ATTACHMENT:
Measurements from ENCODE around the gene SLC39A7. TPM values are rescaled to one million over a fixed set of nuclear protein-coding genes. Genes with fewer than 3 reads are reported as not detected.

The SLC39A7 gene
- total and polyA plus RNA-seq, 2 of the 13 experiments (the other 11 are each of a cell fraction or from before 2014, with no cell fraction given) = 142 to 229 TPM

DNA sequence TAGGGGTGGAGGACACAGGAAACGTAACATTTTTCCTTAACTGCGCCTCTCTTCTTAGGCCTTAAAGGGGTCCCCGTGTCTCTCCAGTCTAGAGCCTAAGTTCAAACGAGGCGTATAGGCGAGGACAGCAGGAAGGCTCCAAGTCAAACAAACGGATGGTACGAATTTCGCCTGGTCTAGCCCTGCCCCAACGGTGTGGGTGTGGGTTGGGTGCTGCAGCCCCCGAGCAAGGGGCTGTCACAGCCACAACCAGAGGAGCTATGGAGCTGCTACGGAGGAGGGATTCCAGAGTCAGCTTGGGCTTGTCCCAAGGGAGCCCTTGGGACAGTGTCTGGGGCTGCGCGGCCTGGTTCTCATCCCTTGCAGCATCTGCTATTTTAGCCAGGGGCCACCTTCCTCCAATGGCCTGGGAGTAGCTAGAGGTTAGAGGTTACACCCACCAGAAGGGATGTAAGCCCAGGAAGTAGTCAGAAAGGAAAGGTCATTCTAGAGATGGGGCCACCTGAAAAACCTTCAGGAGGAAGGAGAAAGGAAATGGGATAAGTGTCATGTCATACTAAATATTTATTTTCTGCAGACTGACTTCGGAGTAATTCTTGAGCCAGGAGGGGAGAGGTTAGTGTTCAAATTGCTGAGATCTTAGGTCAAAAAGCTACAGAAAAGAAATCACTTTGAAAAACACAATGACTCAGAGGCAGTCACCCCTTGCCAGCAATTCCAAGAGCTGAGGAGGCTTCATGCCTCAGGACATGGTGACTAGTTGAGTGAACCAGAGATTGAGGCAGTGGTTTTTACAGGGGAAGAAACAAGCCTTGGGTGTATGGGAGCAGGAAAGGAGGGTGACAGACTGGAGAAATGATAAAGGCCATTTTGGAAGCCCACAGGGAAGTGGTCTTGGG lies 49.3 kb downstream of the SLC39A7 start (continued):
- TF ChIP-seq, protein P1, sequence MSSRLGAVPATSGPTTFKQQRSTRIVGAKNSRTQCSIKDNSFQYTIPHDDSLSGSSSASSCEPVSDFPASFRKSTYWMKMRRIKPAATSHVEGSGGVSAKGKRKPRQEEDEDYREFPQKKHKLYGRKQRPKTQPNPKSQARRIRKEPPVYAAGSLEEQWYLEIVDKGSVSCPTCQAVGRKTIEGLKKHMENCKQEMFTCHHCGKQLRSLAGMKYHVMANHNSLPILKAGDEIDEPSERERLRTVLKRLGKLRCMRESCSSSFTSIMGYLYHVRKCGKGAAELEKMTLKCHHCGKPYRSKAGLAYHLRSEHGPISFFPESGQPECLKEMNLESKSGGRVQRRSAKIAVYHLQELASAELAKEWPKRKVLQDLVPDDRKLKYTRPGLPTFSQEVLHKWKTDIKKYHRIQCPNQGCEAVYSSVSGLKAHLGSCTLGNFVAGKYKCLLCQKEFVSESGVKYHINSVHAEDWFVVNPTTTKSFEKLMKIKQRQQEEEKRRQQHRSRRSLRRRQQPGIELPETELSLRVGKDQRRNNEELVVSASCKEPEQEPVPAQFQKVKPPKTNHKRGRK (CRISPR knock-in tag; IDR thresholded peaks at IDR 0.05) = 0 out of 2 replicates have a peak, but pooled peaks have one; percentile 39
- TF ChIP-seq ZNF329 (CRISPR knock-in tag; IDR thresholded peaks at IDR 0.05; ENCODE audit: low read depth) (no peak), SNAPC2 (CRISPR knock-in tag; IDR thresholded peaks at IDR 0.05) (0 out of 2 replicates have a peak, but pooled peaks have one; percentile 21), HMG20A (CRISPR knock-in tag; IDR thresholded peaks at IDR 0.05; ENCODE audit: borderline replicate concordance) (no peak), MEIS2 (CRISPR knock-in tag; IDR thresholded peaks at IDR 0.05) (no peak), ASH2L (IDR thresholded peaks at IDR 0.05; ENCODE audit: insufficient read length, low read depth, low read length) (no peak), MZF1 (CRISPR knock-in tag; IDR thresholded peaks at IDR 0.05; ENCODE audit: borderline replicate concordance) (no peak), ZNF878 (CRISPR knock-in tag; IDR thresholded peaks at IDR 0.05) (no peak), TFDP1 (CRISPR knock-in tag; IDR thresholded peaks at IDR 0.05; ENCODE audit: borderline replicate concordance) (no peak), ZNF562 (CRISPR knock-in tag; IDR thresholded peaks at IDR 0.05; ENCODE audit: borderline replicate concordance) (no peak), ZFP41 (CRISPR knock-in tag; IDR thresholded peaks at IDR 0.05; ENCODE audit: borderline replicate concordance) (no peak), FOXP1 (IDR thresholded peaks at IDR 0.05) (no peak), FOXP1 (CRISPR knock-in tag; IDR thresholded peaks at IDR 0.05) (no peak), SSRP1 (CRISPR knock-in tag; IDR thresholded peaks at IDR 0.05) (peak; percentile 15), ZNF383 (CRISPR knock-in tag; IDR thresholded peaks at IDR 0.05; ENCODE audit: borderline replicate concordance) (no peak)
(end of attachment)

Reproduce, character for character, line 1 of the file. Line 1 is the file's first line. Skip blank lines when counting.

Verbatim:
Measurements from ENCODE around the gene SLC39A7. TPM values are rescaled to one million over a fixed set of nuclear protein-coding genes. Genes with fewer than 3 reads are reported as not detected.